This article comes from Den of Geek UK.
Cast your mind back, if you can, to the year of 1981. Bucks Fizz, Adam and the Ants and Soft Cell were storming the charts, Only Fools And Horses aired its first series on BBC One and Gregory’s Girl was playing in a cinema near you. Meanwhile, stateside, ABC had cooked up a suitably glamorous and scandalous competitor to Dallas, the CBS drama packed full of Stetsons and suspense. The world may have recently discovered who shot J.R., but there was still plenty of room for the Carringtons.
Enter Dynasty, a show based around the business and family of oil tycoon Blake Carrington (John Forsythe) whose recent marriage to his former secretary Krystle (Linda Evans) was making waves within the family mansion. With the Colby family in direct competition with Blake’s oil business Denver-Carrington, the show was never short of male egos, and while the men got drilly, the women got frilly. Who didn’t want to see America’s upper class shout and shag in a series of opulent rooms in a host of preposterous plots? As the drama ramped up, so did the viewing figures, with highs of 60 million US viewers when the show was at the peak of its powers in 1985.
Running from 1981-89, Dynasty experienced some teething problems in its first season where the audiences just weren’t biting (get it?) and a steep decline in its final two seasons before its cancellation, but what fell in between was pure TV gold.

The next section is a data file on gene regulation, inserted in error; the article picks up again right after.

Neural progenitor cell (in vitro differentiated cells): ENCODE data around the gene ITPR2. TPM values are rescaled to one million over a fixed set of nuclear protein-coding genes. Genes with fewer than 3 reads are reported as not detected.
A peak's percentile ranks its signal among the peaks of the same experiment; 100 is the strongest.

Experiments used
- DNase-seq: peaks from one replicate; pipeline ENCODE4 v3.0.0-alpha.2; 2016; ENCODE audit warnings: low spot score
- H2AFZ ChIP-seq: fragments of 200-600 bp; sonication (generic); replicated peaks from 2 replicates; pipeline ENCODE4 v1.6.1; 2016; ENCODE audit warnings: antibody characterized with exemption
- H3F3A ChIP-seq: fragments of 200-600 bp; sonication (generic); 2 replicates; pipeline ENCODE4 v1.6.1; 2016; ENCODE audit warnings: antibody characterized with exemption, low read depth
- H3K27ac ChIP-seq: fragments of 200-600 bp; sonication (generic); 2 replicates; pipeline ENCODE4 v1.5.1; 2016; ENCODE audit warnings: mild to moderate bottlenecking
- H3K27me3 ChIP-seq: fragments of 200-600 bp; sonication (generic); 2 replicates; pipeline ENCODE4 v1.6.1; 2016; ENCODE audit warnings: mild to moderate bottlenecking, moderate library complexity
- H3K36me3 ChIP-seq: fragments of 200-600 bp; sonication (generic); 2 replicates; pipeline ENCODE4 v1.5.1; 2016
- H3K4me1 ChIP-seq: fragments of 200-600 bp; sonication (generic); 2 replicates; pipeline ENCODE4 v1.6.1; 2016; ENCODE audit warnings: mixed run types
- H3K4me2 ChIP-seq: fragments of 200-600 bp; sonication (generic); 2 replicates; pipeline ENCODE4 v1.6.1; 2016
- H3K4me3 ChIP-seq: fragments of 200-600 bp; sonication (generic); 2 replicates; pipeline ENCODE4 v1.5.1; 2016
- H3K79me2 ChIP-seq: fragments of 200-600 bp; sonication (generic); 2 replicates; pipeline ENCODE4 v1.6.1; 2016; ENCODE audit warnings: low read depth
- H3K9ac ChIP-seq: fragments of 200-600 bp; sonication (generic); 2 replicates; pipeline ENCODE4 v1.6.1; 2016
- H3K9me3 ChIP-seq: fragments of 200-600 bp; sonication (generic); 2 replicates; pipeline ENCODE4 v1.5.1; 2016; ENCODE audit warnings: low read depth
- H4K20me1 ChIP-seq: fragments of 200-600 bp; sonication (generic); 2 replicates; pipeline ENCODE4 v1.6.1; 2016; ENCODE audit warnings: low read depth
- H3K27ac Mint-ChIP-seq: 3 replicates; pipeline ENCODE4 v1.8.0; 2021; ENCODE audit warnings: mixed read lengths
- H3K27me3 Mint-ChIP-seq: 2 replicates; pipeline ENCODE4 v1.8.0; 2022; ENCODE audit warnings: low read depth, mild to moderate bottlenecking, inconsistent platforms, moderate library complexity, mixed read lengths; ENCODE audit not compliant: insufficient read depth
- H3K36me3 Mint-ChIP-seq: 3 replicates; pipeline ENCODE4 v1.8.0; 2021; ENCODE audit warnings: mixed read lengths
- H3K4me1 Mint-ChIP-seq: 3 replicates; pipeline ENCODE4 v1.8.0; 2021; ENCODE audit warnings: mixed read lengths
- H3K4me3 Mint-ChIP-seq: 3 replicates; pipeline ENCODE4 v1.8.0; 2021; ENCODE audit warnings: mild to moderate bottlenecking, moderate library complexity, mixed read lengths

Dynasty is up there as one of the most camp television shows of all time. How can it not be? The overacting, the lurching camera, the big hair and the enormous shoulder pads together with some garish make up and even more garish narratives made it the kind of show that you would describe now as a ‘guilty pleasure’. It was so insane, but we’d all rather watch these car crash family relationships and serial bed hoppers than be them.
Who could forget that swelling theme music, which not only played over the show’s iconic credit sequence (complete with a frenzied crane shot of the Carringtons’ mansion and those wonderfully corny character profile shots) but in at least 10 climactic moments per episode. When the music piped up, you knew something important was going down. You also knew you were living it large with the Carringtons when a character’s face was contorted with angst in a lingering and awkward stare while the camera zoomed in dramatically for good measure. Ah, the zoom function! So underused these days.